Inundated with grading? Most teachers are.
Why? Because many teachers and administrators conflate the purpose of feedback and grades. In fact, that was recently the topic of an #edchat, which you can hear about on this 11 minute podcast episode if you’re interested.
Feedback is information that helps students see where they are in their learning trajectory, and if it’s good feedback, it also helps students determine what to do next in order to continue to learn and grow.
Grading is one form of providing feedback, perhaps the most common type, which evaluates a student’s proficiency.
When we think about ourselves as learners trying to learn a new skill or hone a craft, we may say we value feedback that is very specific and helps us identify the gap between where we are and what competence or mastery of the skill looks like. We may also want the feedback we receive to be balanced, a healthy mix of what we are doing well and what needs more work. It is likely we would also want this feedback as soon as possible, so we don’t continue to make mistakes and can course correct quicker and see growth much sooner.
If we think of these preferences as elements of quality feedback, let’s now consider which elements of quality feedback grades provide.
Are grades specific?
They can be, if a rubric is used, and specific skills are graded separately. Although, I’ve seen several rubrics that are quite general. For example, “Conventions” is a broad category. If I receive a low grade in this area of a rubric, it could be a niche punctuation error, like when to use an em dash, or it could be a variety of beginner level spelling and grammar errors that make the writing illegible. Those are very different problems.
Do grades help us contextualize our skills in relation to what mastery looks like?
They might if they are mastery-based grades (e.g., Below Standards, Meeting Standards, Above Standards). Not so much if the grade a number from 0-100 or a letter from A-F.
Sure, we know a 65 or a D is acceptable, but is that “meeting standards?” The concept of a 65 as passing has historically been used for tests of factual recall. Is it acceptable that students only remember 65% of the information we have deemed important enough to teach them? Is that the standard we hold for our students? Forgetting almost half of the material? Alternatively, if a student answers 100% of fact-based test questions correctly, does that demonstrate they have mastery of our course content? Do we not want students to be able to creatively apply that information in a novel context?
Are grades a balance of both “glows” and “grows”?
Not in and of themselves. The narrative feedback that can accompany a grade does meet this criterion, but the grade itself does not. So, really, the narrative comments without the grade would do just fine here.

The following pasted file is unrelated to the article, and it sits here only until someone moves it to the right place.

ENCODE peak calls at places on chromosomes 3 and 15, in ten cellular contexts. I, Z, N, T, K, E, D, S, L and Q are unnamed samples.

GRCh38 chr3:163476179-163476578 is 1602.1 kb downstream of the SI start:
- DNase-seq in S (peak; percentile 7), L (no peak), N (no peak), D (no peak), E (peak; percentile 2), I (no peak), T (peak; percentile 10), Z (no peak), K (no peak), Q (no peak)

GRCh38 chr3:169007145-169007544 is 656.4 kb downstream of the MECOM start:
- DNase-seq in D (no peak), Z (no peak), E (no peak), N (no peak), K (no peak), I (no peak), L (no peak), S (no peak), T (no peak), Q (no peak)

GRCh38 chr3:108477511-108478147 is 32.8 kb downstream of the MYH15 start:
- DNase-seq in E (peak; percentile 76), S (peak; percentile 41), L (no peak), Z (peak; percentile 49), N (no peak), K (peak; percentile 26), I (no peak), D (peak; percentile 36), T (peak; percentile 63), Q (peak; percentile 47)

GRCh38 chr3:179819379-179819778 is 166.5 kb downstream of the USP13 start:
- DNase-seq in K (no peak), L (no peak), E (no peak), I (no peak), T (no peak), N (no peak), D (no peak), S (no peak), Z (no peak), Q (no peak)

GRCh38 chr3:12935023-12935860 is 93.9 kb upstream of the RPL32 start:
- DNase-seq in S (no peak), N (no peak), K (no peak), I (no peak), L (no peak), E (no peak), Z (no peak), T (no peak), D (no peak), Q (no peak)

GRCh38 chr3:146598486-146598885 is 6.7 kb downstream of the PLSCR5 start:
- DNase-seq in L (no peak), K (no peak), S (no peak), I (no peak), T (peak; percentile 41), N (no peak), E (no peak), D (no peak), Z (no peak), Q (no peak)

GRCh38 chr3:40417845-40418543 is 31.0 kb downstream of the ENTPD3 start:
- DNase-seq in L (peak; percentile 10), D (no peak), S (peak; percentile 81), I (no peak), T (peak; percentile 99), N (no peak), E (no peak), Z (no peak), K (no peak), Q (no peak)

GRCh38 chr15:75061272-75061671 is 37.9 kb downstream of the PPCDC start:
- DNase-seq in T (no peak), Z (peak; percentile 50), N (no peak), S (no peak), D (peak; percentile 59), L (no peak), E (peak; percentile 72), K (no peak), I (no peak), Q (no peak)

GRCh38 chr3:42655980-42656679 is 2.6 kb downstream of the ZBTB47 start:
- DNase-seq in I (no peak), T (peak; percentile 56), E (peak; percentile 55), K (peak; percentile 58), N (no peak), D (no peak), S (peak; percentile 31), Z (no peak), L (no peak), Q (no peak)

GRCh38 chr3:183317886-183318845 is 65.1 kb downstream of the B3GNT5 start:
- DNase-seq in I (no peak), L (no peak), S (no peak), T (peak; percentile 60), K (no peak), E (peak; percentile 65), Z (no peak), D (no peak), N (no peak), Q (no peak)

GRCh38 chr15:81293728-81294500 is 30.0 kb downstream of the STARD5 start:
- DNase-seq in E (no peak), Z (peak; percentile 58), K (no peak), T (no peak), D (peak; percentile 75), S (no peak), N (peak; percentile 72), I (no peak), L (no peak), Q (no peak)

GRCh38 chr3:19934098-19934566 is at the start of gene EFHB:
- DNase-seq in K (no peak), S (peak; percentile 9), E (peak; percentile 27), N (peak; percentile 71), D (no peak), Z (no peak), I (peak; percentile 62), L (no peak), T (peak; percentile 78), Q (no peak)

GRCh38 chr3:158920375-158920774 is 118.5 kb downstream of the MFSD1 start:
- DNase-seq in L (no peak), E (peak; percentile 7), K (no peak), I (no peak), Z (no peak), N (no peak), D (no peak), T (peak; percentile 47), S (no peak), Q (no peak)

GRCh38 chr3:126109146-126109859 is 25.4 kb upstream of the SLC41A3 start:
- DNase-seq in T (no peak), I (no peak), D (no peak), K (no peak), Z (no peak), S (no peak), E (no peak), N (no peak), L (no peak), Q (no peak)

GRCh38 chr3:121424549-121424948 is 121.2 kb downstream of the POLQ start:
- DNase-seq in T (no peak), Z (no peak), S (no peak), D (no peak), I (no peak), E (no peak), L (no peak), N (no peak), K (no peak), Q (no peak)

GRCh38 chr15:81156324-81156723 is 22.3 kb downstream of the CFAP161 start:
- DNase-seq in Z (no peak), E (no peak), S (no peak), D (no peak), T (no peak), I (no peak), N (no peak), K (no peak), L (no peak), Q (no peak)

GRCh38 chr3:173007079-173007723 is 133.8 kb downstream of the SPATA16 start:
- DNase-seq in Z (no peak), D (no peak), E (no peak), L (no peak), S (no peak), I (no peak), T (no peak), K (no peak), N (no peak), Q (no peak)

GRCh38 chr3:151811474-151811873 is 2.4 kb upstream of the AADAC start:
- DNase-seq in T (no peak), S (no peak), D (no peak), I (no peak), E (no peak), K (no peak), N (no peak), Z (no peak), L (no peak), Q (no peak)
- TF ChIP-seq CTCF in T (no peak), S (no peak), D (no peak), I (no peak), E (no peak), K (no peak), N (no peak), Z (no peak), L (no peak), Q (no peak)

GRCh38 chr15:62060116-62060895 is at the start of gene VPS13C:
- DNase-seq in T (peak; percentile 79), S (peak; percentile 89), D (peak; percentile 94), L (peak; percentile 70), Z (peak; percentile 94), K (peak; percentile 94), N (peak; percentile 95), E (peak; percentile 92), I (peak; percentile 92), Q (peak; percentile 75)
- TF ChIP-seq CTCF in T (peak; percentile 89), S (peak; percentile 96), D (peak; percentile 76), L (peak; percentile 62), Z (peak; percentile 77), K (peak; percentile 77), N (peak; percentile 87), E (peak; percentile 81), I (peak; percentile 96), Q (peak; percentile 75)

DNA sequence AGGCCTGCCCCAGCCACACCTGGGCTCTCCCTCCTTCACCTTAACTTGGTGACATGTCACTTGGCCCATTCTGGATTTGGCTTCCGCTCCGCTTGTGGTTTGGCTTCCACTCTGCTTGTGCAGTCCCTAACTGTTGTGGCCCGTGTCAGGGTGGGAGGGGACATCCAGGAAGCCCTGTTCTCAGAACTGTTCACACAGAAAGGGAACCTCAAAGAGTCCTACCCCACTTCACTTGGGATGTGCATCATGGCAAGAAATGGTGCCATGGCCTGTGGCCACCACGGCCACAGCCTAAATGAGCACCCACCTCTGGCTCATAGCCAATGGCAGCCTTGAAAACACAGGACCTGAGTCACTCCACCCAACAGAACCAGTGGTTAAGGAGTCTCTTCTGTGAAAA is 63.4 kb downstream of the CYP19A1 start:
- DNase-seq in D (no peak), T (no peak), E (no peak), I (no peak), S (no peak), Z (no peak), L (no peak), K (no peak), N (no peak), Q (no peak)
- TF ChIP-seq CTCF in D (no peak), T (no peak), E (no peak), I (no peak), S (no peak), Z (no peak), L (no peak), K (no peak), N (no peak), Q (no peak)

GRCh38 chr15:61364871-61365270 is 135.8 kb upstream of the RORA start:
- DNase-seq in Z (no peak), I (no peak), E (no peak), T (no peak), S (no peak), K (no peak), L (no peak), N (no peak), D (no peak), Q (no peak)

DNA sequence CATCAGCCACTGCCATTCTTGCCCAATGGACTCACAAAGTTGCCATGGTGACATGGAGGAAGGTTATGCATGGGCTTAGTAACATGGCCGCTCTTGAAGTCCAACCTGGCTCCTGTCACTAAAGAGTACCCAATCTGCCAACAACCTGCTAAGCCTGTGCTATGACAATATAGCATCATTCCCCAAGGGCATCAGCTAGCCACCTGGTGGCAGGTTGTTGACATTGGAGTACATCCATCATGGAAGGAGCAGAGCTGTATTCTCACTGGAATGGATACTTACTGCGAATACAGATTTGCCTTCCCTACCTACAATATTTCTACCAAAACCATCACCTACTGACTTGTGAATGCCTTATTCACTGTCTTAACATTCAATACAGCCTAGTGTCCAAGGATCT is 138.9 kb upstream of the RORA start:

Are grades timely?
I suppose they could be, but typically no. Auto-grading multiple-choice quizzes or tests are immediate, but manually calculated grades are certainly not immediate (unless you grade the work during class and give it to the student right after they finish a presentation). Typically, teachers take anywhere from 1 day to a few weeks to get grades back to students.
As we run grades through the filtering criteria of quality feedback, we can see that they barely meet any, let alone all of the criteria.
So, what’s the answer? Formative feedback.
As I’ve said before, providing immediate feedback during class has a strong positive impact on student learning. It helps students self-correct in the moment and can increase the speed of student learning by 70-80% (Hattie, 2012)! It also saves teachers time from grading student work after school and on weekends.
How can you give that much formative feedback during class?
I have a program that goes into much more detail (learn more by signing up for my free masterclass), but here are some quick tips:
Our educational system is steeped in tradition and as such, change has been slow. There are many K-12 school districts, some colleges, and even entire states, that have adopted more high-quality feedback systems than ineffective letter and percentage grades. Until your school comes around, I understand you need to play the game. I know that many schools require teachers to enter a minimum number of grades each week or each quarter.
But here’s the thing: they require this because they want students (and family members) to get feedback on where they are in their learning journeys. Administrators may not realize there are more efficient and more effective ways of providing feedback. Let admin and family members know what you’re up to (i.e., giving better feedback, not abandoning feedback altogether!)
Once students have a better understanding of their strengths and areas for growth, they can summarize what’s going on. Have students record a video explaining their recent feedback and send that home. Family members will likely learn a lot more about their child’s progress from a detailed video than they would from a simple number or letter.
Breaking free of the “I have to grade everything!” mindset is a challenge, but it is so worth it—for your students’ learning and for your work-life balance.
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Lindsay Lyons (she/her) is an educational justice coach who works with teachers and school leaders to inspire educational innovation for racial and gender justice, design curricula grounded in student voice, and build capacity for shared leadership. Lindsay taught in NYC public schools, holds a PhD in Leadership and Change, and is the founder of the educational blog and podcast, Time for Teachership.